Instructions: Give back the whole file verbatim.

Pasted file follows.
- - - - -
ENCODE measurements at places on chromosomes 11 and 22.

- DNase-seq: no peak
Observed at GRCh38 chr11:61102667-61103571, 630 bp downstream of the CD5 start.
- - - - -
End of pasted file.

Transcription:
ENCODE measurements at places on chromosomes 11 and 22.

- DNase-seq: no peak
Observed at GRCh38 chr11:61102667-61103571, 630 bp downstream of the CD5 start.